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  • Samantha Hamilton

From Farm To Fork: Pollinators As A Vector For Optimally Effective Pesticides

Prior to presenting at Anderson Strathern’s Farm to Fork law webinar tomorrow at 10am, we wanted to share one of our regular scientific thoughts.


Growing populations require growing crop yields, and the pursuit of these yields has led to the use of wider varieties of pesticides and disease controls in order to prevent these organisms from extracting nutrients meant for our tables. However, pesticides are rarely targeted specifically to pest species, poisoning many other organisms that are harmless and even those that are involved in proper soil functions and the ecology which supports crop growth. Additionally, once these chemicals leach into the water table, they can poison organisms separate from the fields in which they were originally deployed. Therefore, other solutions with more judicious uses of pesticides are necessary. These sometimes employ what might seem strange delivery methods.


A company based in the United States, Bee Vectoring Technology (BVT), has developed a system by which minute quantities of biopesticides are transferred onto flowers that will later become fruit by commercially reared bees. The direct targeting of the pesticide to the flower, and therefore the fruit of the plant, means that it is still effective in reducing parasitism whilst keeping the actual quantity of pesticides, and therefore the impact on other organisms, very low. Their work has already resulted in an increase in yields and a reduction in disease incidence. Specifically, in the case of strawberries, an average yield increase of 18% has been noted, along with an average 35% reduction in disease incidence. Additionally, the fruit produced in this system has longer shelf lives, potentially helping to reduce waste.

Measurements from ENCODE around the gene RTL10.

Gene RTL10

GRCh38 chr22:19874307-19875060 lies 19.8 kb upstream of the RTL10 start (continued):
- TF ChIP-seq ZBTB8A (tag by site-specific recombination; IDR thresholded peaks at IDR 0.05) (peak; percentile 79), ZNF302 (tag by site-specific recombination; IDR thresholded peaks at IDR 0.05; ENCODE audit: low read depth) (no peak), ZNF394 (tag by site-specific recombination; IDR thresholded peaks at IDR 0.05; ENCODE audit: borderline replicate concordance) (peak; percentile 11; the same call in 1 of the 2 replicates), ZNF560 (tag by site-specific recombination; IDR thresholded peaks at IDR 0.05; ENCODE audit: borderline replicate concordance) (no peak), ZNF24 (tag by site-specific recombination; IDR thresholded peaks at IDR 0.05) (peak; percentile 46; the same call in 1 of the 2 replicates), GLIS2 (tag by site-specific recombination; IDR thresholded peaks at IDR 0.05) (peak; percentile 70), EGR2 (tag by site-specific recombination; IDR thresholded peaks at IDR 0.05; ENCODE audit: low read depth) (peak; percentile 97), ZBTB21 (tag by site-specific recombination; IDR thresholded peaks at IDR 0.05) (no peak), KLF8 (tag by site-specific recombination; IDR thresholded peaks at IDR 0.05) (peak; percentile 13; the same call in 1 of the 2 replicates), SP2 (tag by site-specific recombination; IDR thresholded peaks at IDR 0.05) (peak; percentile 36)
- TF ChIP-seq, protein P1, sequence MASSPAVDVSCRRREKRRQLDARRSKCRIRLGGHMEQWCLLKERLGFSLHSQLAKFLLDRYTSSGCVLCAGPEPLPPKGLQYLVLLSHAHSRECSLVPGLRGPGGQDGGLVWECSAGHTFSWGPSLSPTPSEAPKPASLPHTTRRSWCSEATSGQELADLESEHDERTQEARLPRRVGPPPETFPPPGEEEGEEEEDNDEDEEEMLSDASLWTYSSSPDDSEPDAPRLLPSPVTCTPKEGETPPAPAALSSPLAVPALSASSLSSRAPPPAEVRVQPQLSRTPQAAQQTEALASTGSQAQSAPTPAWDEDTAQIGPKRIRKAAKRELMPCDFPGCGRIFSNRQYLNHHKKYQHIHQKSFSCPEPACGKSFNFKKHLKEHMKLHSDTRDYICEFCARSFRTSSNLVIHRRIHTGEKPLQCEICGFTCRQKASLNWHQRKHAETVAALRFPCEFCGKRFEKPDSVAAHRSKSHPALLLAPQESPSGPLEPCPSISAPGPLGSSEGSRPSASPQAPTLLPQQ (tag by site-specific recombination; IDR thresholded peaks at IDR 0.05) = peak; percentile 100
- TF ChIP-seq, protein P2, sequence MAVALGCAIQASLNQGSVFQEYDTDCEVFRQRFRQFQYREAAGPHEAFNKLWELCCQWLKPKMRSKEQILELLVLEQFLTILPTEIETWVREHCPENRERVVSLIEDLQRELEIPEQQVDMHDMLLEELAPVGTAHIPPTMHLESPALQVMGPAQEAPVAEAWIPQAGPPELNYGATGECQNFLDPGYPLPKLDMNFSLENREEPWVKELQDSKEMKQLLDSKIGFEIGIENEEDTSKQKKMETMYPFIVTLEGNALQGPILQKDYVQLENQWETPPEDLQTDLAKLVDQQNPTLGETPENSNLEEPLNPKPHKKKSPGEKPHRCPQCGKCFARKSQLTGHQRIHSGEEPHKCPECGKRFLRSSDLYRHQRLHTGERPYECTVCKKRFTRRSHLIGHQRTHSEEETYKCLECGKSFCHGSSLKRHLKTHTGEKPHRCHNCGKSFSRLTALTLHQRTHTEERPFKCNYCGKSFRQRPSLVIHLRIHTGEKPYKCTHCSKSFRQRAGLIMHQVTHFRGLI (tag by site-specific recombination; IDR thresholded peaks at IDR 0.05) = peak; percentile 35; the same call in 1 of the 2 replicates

There is substantial R&D potential for UK-based companies in the adaptation of these technologies to their own purposes. The differences in climate and specific organism varieties that are available or prevalent in the two countries and with local climates within each country are areas with room for innovative work. An area of even greater potential for development is in the expansion of crops on which the system or similar systems can be deployed. BVT currently works with strawberries, blueberries, apples, tomatoes, sunflowers, and canola. Each of these crops requires modifications to the core approach of the solution to deal with different disease assemblages. To expand to yet more crops, further development will be required, potentially using other pollinators and other pesticide chemicals. Unfortunately, grain crops such as wheat and barley are wind-pollinated, so this insect solution is not appropriate. But perhaps it would be possible to develop a different solution, more appropriate to wind pollination, inspired by these insect pollinator methods of control.


At Minerva Innovation Group, we have experience providing R&D tax relief for agricultural innovations that seek to increase crop yield and disease resistance, along with a myriad of projects in animal R&D. To find out more about what we do and whether you may qualify for R&D funding, tune into our presentation on 21st February at 10am via

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